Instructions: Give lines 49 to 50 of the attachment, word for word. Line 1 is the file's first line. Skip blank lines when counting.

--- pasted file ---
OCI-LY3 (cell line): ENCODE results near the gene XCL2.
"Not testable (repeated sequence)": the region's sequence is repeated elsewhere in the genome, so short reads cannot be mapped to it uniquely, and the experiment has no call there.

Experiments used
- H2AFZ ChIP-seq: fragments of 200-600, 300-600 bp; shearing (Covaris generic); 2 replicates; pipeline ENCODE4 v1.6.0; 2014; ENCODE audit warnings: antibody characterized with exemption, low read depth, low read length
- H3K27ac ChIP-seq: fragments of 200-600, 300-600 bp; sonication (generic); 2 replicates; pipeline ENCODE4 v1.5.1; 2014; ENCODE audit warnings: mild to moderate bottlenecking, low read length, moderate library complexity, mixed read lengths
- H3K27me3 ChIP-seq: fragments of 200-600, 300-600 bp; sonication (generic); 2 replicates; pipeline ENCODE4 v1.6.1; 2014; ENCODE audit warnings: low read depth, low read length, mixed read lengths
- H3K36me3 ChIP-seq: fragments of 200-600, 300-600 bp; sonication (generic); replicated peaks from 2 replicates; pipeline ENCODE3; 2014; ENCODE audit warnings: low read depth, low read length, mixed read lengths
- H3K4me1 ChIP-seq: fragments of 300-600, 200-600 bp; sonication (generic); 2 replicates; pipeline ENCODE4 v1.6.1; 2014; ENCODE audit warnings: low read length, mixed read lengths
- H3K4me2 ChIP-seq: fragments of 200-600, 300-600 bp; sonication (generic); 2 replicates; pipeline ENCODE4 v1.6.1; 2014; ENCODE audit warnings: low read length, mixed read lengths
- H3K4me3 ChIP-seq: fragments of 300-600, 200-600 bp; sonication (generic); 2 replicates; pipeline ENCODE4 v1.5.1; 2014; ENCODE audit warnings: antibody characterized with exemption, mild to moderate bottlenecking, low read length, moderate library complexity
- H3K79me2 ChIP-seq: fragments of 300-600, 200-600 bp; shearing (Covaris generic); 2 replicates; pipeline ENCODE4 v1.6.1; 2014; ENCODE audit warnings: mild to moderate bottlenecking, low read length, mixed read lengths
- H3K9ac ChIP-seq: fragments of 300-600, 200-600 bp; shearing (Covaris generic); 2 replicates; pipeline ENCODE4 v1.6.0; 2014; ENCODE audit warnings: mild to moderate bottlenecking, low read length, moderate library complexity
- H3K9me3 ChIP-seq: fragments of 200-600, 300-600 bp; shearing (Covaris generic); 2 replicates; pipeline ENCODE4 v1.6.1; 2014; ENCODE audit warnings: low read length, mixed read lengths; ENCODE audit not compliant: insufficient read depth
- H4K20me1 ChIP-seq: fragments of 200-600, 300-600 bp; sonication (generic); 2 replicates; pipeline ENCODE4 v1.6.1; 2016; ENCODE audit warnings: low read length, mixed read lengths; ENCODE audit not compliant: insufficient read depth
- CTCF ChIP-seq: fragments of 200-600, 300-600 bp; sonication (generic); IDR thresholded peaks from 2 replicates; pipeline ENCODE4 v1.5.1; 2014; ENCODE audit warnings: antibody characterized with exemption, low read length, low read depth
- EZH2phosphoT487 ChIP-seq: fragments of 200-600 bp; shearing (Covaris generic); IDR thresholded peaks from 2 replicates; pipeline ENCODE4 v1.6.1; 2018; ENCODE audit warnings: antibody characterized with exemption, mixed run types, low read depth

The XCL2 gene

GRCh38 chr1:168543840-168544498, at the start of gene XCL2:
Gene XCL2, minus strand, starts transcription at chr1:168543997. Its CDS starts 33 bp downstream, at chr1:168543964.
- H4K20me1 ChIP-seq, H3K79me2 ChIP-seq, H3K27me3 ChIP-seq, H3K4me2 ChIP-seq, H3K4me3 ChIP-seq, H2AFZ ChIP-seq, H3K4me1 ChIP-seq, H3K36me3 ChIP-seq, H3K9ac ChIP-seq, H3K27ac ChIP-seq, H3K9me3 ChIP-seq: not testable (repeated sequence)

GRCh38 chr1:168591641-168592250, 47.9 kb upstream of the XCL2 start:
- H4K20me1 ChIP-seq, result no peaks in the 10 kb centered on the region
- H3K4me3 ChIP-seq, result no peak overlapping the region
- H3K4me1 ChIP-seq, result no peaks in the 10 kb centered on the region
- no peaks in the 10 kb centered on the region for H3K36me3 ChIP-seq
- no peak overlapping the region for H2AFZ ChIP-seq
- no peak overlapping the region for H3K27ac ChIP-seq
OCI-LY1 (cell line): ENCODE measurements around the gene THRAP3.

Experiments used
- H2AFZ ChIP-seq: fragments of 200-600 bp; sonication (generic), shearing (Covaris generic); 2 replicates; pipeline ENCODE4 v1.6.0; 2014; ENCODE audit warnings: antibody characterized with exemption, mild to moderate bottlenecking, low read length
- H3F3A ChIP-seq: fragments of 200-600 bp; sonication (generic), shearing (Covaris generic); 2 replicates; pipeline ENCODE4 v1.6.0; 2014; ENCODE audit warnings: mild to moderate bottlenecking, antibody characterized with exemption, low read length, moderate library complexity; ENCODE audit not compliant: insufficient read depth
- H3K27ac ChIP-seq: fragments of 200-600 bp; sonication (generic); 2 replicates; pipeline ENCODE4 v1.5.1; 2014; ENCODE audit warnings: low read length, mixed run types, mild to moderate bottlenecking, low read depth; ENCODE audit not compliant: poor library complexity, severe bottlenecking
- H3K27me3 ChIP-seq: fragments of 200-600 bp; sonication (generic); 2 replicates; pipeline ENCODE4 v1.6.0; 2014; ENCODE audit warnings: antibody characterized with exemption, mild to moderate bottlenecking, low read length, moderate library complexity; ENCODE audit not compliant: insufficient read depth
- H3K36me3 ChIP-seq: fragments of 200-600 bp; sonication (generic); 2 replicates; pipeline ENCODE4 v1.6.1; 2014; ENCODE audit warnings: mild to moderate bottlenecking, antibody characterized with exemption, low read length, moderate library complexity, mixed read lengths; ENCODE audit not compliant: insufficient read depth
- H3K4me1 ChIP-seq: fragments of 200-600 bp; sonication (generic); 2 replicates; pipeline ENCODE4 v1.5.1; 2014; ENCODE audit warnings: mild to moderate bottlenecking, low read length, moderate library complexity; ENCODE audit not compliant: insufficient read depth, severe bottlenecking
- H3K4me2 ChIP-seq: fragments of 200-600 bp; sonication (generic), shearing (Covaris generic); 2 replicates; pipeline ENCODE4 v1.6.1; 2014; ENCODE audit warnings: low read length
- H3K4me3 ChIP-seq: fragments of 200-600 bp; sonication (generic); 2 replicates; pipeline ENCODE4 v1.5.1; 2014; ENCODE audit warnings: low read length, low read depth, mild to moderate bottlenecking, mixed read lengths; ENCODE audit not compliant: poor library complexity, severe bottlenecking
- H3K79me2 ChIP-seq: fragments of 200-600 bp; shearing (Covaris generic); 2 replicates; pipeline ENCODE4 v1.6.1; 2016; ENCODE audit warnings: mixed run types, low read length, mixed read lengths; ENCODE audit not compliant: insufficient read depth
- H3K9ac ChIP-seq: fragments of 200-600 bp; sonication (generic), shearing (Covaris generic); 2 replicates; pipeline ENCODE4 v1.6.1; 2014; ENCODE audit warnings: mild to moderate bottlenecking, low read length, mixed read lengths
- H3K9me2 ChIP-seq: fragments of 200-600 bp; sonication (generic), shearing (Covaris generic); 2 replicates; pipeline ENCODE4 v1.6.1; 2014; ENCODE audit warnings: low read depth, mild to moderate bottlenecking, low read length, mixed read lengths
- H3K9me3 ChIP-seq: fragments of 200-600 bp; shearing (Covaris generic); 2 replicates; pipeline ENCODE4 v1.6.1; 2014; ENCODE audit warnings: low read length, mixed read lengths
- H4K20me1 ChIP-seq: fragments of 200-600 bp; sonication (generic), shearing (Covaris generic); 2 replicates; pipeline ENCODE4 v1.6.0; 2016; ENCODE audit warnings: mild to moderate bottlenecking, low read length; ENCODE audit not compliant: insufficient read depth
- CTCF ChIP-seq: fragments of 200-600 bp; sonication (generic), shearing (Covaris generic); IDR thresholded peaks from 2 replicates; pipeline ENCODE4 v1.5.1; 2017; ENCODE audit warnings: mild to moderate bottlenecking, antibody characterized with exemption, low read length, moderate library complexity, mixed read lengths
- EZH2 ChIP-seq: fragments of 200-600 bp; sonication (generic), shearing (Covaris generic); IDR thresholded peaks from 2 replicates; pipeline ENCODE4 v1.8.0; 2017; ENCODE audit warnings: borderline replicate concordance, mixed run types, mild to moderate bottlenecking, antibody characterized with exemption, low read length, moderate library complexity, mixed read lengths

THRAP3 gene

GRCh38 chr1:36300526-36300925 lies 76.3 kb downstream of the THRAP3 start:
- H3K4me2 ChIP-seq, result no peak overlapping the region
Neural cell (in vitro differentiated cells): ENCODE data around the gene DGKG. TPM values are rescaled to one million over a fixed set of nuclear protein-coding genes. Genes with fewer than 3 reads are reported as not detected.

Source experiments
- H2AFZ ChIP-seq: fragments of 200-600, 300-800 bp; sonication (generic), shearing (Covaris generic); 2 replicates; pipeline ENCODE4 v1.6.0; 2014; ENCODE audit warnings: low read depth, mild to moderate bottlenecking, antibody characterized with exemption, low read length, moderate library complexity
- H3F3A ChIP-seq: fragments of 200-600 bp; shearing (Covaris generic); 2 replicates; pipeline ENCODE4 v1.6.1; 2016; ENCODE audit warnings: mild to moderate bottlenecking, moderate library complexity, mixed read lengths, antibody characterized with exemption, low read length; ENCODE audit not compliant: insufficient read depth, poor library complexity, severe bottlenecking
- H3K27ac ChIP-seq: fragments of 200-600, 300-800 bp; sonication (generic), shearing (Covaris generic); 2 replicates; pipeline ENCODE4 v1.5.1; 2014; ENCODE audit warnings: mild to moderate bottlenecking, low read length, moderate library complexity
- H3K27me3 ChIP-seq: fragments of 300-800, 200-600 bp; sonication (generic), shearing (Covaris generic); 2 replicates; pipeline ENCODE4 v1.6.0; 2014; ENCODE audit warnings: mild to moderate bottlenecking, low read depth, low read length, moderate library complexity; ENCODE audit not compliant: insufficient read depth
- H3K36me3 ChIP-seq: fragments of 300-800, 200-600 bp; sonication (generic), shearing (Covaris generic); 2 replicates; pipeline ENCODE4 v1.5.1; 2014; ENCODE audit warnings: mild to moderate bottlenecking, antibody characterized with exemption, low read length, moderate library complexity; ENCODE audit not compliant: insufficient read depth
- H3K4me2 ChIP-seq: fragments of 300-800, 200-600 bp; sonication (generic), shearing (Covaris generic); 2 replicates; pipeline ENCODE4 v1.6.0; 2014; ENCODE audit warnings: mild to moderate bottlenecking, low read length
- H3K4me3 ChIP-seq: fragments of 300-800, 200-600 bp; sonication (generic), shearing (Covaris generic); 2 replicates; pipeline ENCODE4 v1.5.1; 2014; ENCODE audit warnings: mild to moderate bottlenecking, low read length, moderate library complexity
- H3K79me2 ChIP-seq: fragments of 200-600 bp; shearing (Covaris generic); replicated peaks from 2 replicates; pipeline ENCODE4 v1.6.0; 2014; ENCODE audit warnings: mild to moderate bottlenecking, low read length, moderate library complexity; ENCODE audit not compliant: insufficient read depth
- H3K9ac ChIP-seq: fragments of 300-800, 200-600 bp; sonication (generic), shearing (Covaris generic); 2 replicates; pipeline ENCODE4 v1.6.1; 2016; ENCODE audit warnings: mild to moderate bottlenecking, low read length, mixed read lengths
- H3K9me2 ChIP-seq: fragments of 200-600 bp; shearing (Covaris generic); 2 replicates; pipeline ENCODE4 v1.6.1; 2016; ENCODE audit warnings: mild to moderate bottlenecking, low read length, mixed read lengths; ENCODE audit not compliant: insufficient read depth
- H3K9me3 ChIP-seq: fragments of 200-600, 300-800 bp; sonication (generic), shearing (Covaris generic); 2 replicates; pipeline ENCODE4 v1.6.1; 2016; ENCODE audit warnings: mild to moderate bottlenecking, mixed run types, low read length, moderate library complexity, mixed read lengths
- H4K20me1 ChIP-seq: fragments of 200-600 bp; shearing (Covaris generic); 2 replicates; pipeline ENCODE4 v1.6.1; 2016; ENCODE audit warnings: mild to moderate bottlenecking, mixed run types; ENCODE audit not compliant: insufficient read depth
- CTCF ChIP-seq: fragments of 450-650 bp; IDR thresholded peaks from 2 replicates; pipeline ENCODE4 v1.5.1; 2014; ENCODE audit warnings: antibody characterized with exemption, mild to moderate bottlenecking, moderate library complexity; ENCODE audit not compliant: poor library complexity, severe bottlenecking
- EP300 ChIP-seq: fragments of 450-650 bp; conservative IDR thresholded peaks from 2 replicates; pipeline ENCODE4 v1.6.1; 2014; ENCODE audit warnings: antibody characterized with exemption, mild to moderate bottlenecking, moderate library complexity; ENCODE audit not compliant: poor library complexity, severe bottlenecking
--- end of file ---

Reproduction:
Source experiments
- H2AFZ ChIP-seq: fragments of 200-600, 300-800 bp; sonication (generic), shearing (Covaris generic); 2 replicates; pipeline ENCODE4 v1.6.0; 2014; ENCODE audit warnings: low read depth, mild to moderate bottlenecking, antibody characterized with exemption, low read length, moderate library complexity